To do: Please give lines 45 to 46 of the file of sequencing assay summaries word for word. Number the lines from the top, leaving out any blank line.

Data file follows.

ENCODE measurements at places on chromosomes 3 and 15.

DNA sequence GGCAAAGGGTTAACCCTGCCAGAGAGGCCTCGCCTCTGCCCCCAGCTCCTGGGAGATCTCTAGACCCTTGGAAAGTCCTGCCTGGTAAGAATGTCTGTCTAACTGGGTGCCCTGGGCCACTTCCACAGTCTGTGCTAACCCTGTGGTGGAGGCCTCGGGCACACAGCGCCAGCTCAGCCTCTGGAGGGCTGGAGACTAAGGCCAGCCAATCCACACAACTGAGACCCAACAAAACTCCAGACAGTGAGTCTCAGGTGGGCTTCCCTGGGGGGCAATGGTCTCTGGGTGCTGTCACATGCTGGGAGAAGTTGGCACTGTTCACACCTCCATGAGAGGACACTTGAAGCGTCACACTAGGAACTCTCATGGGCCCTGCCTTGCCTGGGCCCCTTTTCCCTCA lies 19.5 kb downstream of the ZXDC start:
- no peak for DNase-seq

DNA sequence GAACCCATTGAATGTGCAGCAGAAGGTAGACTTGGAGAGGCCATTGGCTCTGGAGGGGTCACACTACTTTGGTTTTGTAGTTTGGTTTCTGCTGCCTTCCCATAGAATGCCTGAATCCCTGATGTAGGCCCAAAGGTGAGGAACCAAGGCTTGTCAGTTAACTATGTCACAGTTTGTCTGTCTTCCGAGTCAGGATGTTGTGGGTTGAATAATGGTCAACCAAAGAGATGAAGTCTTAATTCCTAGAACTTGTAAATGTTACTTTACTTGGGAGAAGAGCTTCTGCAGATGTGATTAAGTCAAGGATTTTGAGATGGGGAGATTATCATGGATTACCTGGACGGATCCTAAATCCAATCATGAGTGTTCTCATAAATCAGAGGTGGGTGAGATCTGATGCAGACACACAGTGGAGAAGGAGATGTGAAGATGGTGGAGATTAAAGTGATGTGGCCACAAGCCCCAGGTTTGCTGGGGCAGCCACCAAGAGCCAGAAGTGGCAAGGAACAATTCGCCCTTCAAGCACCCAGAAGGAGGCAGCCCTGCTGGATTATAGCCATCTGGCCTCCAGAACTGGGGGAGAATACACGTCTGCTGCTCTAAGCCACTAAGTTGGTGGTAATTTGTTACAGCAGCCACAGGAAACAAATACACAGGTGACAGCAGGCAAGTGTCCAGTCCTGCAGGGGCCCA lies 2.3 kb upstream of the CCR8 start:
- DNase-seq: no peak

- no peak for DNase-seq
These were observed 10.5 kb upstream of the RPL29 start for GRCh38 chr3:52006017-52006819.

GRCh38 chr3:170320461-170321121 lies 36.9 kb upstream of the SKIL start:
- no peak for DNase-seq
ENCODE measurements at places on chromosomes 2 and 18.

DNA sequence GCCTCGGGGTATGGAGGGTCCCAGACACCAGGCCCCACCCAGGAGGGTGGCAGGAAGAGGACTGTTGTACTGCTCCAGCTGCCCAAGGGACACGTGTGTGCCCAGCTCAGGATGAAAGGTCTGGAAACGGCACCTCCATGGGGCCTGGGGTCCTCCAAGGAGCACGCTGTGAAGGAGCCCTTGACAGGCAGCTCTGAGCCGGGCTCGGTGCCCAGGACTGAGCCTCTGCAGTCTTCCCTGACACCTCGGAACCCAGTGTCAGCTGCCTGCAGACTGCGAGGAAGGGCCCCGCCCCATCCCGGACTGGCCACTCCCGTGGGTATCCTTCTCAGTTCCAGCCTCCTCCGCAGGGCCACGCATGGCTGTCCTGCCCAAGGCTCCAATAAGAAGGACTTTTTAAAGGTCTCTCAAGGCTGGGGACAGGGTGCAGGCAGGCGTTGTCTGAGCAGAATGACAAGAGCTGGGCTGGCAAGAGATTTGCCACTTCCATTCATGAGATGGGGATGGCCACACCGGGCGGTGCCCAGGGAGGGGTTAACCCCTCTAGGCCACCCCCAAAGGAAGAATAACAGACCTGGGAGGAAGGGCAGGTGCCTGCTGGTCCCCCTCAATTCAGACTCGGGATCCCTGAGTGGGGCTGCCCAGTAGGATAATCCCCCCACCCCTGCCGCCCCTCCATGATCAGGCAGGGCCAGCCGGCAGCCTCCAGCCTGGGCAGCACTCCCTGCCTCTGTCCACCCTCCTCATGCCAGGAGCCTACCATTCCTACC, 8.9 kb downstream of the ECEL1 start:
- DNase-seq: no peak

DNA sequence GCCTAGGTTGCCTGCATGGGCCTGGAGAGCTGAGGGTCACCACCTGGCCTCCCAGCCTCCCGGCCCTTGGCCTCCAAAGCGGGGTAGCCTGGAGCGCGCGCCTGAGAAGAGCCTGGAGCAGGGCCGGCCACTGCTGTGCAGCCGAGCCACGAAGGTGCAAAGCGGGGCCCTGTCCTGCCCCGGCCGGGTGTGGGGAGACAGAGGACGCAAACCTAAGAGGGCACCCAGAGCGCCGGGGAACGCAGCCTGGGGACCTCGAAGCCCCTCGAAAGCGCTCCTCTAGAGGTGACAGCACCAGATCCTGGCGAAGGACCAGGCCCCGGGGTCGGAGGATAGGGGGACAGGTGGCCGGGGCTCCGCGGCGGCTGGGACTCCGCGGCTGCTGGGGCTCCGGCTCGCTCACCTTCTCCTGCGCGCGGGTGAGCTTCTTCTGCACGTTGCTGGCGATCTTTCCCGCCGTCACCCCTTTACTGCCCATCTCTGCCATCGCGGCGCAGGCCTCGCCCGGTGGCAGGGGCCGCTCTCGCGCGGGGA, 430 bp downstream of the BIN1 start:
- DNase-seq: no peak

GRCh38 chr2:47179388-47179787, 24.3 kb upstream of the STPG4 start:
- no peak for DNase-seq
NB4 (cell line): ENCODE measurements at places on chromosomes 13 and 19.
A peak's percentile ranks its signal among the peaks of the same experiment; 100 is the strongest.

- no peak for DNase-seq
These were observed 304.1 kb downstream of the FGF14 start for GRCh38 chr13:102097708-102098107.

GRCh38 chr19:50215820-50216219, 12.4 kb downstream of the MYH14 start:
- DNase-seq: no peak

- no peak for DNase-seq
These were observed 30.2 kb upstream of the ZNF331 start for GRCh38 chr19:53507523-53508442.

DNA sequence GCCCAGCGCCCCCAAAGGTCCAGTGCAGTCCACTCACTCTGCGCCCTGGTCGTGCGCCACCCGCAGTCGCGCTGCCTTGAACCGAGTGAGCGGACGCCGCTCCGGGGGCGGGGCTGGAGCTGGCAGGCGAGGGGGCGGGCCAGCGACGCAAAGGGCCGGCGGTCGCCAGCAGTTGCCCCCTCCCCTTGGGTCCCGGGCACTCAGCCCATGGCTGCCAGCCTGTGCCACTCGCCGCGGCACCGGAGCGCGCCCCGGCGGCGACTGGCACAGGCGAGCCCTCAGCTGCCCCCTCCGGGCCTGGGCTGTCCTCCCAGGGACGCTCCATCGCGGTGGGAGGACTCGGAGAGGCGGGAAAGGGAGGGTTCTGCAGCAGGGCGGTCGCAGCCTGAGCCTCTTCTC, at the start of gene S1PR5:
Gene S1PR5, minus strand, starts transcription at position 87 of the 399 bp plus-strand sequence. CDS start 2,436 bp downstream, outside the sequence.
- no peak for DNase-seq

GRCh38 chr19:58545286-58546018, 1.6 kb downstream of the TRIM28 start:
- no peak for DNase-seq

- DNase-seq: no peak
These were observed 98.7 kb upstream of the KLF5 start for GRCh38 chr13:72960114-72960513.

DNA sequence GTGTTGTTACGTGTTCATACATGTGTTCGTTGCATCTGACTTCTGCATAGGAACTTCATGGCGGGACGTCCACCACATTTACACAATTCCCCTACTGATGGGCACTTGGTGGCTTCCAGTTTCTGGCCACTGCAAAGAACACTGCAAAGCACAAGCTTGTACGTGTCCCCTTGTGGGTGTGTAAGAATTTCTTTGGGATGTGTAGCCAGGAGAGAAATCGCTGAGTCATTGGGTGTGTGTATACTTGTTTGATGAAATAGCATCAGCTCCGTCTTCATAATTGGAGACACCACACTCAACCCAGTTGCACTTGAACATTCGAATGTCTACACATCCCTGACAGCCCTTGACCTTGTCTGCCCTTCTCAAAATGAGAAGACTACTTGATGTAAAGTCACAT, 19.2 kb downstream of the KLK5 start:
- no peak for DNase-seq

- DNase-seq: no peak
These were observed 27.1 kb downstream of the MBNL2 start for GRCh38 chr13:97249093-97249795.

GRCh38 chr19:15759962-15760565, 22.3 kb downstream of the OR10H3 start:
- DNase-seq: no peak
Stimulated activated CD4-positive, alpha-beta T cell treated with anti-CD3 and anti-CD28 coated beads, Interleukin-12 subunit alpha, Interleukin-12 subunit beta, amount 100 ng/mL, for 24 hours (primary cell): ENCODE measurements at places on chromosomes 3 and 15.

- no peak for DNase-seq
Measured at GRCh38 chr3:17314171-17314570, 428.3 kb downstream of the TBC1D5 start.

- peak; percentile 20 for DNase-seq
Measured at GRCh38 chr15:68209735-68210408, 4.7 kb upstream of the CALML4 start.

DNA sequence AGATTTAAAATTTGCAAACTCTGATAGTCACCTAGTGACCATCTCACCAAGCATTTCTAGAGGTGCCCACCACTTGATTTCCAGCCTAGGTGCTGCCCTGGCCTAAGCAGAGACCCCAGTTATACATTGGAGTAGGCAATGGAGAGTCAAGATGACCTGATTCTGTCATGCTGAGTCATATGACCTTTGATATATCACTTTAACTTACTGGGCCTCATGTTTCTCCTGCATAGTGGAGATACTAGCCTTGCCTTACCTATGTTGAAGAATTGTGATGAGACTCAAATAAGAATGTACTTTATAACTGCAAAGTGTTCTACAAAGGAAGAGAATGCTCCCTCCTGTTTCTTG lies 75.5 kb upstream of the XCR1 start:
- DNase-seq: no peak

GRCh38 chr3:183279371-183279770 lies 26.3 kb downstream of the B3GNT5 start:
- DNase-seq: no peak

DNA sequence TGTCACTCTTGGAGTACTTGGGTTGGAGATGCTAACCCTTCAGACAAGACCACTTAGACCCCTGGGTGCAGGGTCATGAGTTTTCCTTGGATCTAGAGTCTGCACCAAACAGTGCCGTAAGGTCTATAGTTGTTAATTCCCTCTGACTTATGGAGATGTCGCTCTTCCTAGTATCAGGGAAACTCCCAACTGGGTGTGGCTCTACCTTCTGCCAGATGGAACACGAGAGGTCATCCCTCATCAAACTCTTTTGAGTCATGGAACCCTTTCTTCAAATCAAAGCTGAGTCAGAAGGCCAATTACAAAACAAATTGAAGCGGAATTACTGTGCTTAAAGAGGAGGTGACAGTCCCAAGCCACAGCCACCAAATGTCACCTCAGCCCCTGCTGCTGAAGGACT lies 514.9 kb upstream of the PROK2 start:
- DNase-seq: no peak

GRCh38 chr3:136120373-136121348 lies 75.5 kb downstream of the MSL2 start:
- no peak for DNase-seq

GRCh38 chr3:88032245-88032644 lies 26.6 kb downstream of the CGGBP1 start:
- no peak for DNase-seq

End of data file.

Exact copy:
GRCh38 chr3:183279371-183279770 lies 26.3 kb downstream of the B3GNT5 start:
- DNase-seq: no peak